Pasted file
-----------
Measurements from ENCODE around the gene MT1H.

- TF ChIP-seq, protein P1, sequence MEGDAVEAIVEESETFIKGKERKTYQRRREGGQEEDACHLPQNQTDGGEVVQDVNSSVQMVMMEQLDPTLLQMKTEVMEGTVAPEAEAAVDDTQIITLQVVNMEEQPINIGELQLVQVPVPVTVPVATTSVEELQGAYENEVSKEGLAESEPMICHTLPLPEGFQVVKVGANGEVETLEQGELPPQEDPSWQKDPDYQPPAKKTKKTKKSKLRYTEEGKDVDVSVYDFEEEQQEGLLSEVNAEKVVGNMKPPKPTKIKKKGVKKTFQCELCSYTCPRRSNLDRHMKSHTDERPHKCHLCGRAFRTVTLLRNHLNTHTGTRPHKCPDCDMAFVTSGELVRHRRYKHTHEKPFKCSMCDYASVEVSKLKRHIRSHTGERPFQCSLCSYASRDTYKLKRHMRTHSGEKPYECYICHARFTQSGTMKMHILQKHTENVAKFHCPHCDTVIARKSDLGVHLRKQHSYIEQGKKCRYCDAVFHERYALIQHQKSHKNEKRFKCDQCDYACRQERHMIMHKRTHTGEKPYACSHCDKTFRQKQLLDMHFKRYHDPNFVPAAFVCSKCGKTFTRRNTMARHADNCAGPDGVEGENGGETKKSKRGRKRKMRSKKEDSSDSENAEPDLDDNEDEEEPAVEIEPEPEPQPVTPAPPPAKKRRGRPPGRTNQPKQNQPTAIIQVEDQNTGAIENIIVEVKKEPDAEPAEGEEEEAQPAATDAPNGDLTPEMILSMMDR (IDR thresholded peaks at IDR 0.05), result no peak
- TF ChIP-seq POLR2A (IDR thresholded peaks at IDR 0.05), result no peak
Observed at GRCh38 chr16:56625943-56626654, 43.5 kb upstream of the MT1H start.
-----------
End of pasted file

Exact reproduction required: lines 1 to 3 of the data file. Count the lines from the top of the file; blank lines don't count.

Measurements from ENCODE around the gene MT1H.

- TF ChIP-seq, protein P1, sequence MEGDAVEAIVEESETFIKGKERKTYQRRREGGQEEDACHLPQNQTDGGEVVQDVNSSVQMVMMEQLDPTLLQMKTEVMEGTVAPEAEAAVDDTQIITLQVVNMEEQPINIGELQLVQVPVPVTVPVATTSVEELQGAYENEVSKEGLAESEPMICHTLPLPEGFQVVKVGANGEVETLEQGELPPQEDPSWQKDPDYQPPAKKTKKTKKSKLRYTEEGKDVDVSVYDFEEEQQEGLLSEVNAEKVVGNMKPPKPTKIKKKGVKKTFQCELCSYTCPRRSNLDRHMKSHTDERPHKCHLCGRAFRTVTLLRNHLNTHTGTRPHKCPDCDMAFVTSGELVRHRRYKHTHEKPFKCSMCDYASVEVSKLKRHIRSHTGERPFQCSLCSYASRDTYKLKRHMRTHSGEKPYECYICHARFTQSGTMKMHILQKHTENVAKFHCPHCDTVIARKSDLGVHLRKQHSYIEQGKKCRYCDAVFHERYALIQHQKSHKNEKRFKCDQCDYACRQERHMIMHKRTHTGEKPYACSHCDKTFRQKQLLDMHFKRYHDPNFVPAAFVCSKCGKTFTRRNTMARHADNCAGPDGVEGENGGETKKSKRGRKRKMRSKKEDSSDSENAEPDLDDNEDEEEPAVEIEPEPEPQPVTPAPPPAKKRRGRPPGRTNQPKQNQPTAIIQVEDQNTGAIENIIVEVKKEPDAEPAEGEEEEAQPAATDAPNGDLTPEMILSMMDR (IDR thresholded peaks at IDR 0.05), result no peak
- TF ChIP-seq POLR2A (IDR thresholded peaks at IDR 0.05), result no peak